Limited government, free markets, individual liberty. Those are the supposed principles of Utah’s Republican Legislature.
Two words: alcohol; marijuana.
The House Business and Labor Committee approved a bill last Wednesday that would allow the state to build liquor stores at a faster pace by creating a fund for the Department of Alcoholic Beverage Control to use to acquire property, build new stores and remodel existing ones. Currently, the DABC must request funding from lawmakers every time it wants to buy land or build a store.
The state needs at least 12 more stores to keep up with sales and the growing population.
And the Legislature wants to capture that revenue.
Despite the fact that the majority of Utah legislators belong to The Church of Jesus Christ of Latter-day Saints, which forbids drinking alcohol, the Utah Legislature is in the business of alcohol. The state-run industry is strong, lucrative and very political.
Past legislative sessions have focused on burdensome requirements for barriers or walls or silly signs that tell non-confused patrons that the premises is a restaurant or a bar.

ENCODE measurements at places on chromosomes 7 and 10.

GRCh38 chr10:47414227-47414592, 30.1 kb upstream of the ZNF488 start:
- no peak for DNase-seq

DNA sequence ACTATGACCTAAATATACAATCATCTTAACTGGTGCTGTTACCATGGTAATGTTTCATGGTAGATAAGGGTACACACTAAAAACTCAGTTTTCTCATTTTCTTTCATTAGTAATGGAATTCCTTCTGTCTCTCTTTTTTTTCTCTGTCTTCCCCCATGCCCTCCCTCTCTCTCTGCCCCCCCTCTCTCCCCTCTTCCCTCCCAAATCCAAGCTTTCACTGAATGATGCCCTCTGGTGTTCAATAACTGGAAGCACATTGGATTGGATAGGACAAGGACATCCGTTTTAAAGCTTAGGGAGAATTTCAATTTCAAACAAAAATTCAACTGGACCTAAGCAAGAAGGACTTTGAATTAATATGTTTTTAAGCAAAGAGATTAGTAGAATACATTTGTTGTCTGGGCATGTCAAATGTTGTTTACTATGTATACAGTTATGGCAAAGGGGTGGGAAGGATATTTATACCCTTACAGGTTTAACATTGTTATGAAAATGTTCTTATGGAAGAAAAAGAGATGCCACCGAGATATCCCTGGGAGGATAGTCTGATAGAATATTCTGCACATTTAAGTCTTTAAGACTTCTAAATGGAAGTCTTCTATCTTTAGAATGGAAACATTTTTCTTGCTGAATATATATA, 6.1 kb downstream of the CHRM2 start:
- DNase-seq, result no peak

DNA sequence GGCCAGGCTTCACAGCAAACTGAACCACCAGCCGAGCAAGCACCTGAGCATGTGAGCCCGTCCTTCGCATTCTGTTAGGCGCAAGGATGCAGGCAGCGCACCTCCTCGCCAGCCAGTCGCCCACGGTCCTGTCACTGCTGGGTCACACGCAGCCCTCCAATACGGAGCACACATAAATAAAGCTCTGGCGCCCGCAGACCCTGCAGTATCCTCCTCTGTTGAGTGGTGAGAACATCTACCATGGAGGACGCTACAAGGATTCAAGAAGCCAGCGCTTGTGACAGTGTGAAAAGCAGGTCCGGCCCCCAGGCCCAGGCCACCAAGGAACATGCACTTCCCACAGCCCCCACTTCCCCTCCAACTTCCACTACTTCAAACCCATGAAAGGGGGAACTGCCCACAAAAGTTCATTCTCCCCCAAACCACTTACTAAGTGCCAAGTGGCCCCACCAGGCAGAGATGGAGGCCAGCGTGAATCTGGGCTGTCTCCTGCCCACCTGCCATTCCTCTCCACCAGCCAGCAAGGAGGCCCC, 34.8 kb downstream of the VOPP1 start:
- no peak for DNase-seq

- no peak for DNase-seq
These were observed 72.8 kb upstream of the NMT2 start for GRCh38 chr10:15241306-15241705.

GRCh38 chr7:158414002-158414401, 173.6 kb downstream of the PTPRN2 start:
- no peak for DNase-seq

So at least the Legislature this session is merely concentrating on building more stores.
But a conversation on privatization would align more closely with Republican mores.
And then there’s marijuana. The Legislature might allow Utah to join the 29 other states that have legalized medical marijuana in some form.
But it will be the Utah way.
On Monday the House voted, by one vote, to advance a bill that would create a state-run dispensary of marijuana products to allow use by terminally ill patients within six months of dying. (Is it really a good idea to incentivize such a declared timeline?)
That’s right — a state-run dispensary.
The point of medical marijuana is to alleviate pain, in non-opioid form, in order to increase the quality of life — not just for those who suffer terminal illnesses who have no hope, but for those who live with chronic pain.
Utahns, you shouldn’t drink. If you insist on doing so, we will make it as hard and costly as possible.
Utahns, you shouldn’t use marijuana. If you insist on doing so, we will make it as hard and costly as possible.
Despite its celebration of conservative principles, the Utah Legislature prefers to control industry, prescribe morals and make a profit while doing so.
Maybe one day it will trust Utahns to make their own decisions.